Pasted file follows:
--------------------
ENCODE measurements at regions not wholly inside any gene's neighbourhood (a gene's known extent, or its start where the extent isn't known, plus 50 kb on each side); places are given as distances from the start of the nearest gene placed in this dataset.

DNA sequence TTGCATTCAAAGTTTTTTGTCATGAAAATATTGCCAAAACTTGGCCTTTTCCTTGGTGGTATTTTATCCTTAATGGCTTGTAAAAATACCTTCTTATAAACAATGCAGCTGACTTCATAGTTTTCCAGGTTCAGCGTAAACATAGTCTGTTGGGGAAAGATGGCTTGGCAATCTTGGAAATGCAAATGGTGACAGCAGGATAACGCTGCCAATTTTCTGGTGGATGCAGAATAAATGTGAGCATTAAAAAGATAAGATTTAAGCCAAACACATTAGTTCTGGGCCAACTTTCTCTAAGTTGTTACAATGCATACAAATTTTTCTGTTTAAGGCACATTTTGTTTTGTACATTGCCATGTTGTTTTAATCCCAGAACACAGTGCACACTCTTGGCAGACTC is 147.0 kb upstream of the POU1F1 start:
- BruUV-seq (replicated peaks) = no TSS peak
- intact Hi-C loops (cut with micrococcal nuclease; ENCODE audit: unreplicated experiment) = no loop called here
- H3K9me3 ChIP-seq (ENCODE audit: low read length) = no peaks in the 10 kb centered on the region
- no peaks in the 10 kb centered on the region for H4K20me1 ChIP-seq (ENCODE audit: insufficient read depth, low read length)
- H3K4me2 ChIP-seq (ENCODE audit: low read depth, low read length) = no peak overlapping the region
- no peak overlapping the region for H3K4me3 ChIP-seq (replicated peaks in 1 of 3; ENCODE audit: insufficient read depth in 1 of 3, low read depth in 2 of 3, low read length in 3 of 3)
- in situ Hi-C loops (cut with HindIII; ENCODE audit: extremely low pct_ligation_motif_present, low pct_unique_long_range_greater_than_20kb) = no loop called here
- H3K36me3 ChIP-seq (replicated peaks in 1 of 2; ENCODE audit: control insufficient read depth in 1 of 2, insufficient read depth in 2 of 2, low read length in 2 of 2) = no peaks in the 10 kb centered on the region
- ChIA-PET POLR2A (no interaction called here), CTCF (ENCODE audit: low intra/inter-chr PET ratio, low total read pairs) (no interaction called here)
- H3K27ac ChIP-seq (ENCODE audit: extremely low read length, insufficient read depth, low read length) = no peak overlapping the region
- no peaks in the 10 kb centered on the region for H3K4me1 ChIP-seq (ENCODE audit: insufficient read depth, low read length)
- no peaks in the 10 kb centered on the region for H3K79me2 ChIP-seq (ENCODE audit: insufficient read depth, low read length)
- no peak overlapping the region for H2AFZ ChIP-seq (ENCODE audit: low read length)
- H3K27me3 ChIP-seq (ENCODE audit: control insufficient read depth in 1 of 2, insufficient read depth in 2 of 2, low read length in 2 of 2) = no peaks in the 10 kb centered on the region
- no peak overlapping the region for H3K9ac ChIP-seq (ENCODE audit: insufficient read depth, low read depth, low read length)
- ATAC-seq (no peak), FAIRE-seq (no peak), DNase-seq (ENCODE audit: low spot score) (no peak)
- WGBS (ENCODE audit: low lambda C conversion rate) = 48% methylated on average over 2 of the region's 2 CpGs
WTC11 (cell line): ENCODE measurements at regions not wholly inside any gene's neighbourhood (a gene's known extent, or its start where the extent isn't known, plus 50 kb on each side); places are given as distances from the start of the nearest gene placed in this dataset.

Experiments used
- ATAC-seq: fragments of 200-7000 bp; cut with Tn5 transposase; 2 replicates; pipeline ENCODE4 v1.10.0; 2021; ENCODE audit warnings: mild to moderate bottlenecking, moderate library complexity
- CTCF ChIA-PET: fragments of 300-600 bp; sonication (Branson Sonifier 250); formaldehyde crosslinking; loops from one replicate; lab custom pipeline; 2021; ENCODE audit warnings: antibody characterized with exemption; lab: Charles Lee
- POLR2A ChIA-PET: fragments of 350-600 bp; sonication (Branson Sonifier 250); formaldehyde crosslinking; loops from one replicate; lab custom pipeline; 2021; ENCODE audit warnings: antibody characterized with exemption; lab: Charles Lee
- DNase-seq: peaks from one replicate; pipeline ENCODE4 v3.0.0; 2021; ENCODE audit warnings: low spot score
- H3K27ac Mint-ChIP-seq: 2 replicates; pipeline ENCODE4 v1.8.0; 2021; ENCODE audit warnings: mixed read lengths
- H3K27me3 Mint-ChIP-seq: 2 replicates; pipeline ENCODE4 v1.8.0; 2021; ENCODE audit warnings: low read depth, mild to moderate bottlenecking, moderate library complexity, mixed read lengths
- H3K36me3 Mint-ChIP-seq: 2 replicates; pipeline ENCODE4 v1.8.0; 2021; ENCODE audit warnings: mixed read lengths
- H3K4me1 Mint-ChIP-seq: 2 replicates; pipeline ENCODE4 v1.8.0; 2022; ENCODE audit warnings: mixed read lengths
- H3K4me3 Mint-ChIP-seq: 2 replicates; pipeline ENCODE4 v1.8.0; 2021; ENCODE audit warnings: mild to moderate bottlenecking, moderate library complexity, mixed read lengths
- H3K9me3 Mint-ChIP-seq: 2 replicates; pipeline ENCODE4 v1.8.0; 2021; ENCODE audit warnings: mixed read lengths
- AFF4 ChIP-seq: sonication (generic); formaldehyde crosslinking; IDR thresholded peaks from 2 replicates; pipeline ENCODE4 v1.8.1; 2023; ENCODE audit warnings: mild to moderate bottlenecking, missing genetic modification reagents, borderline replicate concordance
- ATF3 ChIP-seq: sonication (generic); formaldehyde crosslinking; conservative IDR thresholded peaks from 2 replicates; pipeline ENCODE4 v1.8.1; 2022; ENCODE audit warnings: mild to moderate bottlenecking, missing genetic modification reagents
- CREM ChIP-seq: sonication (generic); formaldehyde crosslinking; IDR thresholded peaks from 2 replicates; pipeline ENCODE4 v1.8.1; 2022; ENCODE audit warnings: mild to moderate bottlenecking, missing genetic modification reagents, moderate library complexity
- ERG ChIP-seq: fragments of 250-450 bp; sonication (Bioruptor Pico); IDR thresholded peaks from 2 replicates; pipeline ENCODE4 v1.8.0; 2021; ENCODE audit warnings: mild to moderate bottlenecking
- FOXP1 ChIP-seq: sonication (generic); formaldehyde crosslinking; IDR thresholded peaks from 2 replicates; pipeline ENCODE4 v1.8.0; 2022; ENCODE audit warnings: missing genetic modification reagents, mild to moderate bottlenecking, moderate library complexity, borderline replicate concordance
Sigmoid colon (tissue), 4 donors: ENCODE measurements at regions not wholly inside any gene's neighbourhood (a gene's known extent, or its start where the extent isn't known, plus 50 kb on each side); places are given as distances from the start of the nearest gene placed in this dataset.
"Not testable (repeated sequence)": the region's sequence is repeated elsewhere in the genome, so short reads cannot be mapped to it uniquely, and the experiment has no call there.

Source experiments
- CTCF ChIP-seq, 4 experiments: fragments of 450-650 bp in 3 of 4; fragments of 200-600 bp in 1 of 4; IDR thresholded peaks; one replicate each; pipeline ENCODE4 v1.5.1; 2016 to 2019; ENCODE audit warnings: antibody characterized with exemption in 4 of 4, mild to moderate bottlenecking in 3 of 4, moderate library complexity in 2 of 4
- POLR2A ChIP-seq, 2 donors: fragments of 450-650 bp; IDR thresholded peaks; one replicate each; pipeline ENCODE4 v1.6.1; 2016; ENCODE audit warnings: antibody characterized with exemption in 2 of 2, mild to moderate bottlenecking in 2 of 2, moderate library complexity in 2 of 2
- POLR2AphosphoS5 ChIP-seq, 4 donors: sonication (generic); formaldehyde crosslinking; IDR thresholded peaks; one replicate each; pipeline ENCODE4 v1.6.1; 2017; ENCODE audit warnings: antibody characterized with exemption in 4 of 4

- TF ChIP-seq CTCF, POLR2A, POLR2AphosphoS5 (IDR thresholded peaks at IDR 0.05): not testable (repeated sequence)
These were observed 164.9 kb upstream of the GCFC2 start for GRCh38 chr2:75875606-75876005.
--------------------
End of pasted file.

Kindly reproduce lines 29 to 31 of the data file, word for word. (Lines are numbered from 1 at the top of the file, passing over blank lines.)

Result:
- H3K4me1 Mint-ChIP-seq: 2 replicates; pipeline ENCODE4 v1.8.0; 2022; ENCODE audit warnings: mixed read lengths
- H3K4me3 Mint-ChIP-seq: 2 replicates; pipeline ENCODE4 v1.8.0; 2021; ENCODE audit warnings: mild to moderate bottlenecking, moderate library complexity, mixed read lengths
- H3K9me3 Mint-ChIP-seq: 2 replicates; pipeline ENCODE4 v1.8.0; 2021; ENCODE audit warnings: mixed read lengths